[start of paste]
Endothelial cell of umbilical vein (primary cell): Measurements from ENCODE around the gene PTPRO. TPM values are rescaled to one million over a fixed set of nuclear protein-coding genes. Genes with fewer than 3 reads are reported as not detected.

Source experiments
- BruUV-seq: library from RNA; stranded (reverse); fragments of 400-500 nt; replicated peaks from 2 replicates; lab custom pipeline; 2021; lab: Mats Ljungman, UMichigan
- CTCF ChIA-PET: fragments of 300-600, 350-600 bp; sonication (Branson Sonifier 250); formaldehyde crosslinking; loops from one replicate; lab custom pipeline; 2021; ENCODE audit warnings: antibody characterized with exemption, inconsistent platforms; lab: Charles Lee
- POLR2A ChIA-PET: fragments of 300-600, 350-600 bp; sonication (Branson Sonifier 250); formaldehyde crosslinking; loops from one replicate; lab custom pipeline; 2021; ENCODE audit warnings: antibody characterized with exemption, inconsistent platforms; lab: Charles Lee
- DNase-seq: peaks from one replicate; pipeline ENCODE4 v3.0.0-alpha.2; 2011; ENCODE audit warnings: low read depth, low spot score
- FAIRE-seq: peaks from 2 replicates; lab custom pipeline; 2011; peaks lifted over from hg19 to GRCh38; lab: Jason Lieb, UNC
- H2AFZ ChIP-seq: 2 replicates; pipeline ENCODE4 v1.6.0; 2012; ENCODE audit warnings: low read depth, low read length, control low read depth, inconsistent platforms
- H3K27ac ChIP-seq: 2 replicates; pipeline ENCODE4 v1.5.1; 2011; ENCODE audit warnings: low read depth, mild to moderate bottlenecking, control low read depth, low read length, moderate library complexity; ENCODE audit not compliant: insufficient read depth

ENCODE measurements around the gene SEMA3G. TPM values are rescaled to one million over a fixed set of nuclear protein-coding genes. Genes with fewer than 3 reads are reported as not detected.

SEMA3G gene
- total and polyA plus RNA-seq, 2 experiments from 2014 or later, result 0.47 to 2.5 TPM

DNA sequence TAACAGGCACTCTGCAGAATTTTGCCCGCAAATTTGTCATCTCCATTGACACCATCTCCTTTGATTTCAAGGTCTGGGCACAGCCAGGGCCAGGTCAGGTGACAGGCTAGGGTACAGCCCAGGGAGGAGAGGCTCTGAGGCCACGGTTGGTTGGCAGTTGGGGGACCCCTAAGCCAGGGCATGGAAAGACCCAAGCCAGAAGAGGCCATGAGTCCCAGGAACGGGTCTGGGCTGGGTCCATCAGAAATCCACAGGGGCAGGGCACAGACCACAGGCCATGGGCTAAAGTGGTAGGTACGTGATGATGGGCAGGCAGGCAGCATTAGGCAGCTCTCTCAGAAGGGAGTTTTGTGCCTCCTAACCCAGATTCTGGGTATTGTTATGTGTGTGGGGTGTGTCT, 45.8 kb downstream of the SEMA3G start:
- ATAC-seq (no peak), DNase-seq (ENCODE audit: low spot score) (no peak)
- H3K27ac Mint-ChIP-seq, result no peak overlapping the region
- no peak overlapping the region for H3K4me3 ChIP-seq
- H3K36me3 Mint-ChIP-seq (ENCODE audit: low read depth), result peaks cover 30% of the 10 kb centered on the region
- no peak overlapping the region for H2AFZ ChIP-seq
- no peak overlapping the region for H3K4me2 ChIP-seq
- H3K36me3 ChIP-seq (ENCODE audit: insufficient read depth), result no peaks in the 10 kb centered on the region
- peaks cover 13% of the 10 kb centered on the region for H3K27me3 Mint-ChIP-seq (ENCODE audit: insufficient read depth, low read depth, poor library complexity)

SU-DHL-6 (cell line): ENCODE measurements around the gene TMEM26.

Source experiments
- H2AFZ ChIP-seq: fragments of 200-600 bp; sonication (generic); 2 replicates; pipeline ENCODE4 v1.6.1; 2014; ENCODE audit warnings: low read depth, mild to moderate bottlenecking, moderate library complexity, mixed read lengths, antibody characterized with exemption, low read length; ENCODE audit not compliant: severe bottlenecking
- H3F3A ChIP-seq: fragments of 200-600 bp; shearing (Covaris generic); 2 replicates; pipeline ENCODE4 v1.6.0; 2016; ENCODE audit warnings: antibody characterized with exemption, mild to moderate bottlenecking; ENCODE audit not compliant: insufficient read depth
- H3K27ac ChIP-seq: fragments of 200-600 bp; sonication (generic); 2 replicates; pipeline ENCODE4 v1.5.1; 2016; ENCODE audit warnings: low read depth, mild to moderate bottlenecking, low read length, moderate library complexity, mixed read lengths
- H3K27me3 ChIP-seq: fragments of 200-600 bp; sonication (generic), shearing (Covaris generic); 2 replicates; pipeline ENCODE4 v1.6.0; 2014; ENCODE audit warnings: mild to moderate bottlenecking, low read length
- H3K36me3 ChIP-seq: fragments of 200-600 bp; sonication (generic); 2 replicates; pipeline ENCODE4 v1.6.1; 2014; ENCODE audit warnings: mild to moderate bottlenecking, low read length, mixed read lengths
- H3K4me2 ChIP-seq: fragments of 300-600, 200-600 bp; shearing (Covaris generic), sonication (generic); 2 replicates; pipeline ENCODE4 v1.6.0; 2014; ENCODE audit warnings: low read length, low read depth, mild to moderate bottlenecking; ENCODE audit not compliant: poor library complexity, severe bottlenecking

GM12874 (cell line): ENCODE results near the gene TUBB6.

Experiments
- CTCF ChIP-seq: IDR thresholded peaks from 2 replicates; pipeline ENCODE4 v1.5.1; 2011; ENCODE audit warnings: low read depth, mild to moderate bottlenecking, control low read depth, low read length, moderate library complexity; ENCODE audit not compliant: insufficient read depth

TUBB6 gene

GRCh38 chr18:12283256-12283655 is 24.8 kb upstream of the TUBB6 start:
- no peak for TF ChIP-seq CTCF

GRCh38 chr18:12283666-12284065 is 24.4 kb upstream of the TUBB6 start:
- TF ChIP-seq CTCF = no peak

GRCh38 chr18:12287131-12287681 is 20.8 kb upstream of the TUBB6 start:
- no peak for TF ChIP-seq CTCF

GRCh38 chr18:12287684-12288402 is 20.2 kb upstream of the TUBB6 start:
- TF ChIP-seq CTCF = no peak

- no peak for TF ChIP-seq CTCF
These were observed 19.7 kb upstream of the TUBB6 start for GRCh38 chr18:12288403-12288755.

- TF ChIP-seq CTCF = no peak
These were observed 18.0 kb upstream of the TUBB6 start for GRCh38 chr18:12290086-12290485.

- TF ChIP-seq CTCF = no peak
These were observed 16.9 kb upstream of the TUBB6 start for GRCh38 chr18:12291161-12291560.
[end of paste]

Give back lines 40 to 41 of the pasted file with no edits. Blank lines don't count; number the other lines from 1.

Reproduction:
GRCh38 chr18:12287684-12288402 is 20.2 kb upstream of the TUBB6 start:
- TF ChIP-seq CTCF = no peak